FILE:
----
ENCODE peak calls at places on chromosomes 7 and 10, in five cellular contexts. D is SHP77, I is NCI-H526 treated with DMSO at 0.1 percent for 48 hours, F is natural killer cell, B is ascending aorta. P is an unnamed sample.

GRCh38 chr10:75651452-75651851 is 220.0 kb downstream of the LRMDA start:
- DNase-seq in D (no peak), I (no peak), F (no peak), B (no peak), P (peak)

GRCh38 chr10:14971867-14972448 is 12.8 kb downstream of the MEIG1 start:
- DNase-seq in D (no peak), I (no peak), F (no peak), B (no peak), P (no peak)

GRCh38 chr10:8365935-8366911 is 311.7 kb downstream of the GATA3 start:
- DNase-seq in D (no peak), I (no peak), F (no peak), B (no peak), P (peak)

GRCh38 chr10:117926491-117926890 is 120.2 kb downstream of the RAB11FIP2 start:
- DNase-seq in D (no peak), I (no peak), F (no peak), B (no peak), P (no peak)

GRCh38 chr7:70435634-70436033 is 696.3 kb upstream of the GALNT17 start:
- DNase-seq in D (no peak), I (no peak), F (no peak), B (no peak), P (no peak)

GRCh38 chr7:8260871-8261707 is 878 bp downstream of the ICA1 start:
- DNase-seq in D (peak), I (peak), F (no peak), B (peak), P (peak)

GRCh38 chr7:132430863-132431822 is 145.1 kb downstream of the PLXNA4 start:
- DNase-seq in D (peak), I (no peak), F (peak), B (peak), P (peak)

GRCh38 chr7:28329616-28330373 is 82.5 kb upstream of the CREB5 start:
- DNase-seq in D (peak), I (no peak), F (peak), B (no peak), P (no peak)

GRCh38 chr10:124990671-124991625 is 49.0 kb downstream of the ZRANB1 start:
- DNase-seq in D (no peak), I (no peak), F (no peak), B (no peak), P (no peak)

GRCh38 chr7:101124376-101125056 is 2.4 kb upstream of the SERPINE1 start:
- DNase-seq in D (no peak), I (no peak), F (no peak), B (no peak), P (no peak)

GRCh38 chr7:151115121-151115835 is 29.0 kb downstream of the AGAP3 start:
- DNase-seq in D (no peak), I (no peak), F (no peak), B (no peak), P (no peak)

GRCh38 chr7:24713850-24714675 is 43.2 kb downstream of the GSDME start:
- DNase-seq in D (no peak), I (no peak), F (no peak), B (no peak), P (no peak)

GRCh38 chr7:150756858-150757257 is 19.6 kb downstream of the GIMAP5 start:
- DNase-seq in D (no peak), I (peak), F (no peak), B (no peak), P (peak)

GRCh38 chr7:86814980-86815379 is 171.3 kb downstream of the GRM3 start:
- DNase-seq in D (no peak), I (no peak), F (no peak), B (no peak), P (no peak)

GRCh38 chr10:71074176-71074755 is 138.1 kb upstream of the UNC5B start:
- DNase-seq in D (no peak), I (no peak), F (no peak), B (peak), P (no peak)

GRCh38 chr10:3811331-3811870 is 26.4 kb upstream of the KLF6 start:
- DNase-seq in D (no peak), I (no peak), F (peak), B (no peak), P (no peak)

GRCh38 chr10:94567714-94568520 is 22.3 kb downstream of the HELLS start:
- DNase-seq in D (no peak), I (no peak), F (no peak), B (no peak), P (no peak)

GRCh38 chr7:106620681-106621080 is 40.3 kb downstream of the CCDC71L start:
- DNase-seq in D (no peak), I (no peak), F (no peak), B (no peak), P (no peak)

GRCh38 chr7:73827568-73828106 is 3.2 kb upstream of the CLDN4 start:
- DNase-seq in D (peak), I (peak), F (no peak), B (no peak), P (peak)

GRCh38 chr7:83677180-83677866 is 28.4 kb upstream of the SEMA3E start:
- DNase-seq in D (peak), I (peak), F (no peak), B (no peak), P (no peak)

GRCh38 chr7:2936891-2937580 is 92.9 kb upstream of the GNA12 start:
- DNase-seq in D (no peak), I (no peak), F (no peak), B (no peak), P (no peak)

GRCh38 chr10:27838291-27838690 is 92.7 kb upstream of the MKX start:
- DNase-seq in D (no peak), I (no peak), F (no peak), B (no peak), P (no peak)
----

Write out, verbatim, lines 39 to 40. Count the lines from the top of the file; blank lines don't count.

- DNase-seq in D (peak), I (peak), F (no peak), B (no peak), P (peak)

GRCh38 chr7:83677180-83677866 is 28.4 kb upstream of the SEMA3E start: